the Imperialist can alike quote him for their purpose.
's ardent conviction would not let him see that both Church and Empire were on the wane.
If an ugly suspicion of this would force itself upon him, perhaps he only clung to both the more tenaciously; but he was no blind theorist.
He would reform the Church
through the Church
, and is less anxious for Italian
independence than for Italian
good government under an Emperor from Germany
rather than from Utopia.
The Papacy was a necessary part of Dante
's system, as a supplement to the Empire
, which we strongly incline to believe was always foremost in his mind.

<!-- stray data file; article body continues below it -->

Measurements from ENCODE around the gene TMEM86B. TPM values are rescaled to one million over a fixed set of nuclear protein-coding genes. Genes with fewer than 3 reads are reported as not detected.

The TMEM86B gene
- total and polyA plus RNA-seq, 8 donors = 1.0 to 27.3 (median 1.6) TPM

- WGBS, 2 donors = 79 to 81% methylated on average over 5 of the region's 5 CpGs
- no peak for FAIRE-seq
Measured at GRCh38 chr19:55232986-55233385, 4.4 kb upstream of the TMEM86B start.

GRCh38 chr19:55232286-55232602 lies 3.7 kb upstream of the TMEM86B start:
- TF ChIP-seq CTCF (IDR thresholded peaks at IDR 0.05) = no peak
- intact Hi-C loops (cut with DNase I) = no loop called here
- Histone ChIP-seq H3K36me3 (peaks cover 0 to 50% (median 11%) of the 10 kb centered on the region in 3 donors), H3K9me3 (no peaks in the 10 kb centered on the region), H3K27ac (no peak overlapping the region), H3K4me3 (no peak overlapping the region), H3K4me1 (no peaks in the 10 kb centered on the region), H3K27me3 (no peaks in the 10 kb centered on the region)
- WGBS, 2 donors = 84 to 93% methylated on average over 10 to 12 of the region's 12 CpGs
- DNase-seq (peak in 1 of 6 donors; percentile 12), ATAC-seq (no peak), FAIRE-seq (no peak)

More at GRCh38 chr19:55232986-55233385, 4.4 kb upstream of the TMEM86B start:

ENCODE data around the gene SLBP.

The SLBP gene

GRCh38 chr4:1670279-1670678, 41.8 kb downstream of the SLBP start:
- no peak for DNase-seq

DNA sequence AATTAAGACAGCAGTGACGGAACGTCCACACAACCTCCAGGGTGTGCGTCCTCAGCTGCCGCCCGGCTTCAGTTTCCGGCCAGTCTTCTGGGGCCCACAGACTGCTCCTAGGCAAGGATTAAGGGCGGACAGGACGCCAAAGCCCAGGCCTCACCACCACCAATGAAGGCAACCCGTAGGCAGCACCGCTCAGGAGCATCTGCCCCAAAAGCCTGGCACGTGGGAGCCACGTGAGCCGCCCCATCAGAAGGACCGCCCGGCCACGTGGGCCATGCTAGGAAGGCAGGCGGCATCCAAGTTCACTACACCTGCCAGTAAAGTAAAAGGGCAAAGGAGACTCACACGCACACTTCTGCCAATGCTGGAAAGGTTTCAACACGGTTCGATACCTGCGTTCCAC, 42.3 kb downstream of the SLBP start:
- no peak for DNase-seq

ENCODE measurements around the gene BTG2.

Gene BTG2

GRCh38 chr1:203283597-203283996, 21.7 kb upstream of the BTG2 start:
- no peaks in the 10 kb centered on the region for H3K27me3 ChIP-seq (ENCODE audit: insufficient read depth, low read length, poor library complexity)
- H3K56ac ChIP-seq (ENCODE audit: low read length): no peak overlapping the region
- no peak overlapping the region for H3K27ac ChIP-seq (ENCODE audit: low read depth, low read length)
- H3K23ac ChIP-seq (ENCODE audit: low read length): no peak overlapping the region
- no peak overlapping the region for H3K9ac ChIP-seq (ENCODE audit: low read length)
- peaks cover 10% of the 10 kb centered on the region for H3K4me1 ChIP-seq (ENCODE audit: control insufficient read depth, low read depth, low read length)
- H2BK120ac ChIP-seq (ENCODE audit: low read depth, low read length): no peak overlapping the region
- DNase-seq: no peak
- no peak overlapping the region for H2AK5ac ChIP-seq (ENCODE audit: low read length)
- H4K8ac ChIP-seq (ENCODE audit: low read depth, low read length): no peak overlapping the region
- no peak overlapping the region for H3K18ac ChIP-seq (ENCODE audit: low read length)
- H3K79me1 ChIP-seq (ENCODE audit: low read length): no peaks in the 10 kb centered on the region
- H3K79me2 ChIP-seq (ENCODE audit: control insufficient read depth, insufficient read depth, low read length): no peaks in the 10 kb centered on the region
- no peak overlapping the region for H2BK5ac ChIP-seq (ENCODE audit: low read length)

In a passage already quoted, he says that ‘the soil where Rome
sits is worthy beyond what men preach and admit,’ that is, as the birthplace of the Empire
Both in the Convito
and the De Monarchia
he affirms that the course of Roman history was providentially guided from the first.
was founded in the same year that brought into the world David
, ancestor of the Redeemer after the flesh.
said that ‘God showed in the most opulent and illustrious Empire of the Romans how much the civil virtues might avail even without true religion, that it might be understood how, this added, men became citizens of another city whose king is truth, whose law charity, and whose measure eternity.’
goes further than this.
He makes the Romans as well as the Jews a chosen people, the one as founders of civil society, the other as depositaries of the true faith.1
One side of Dante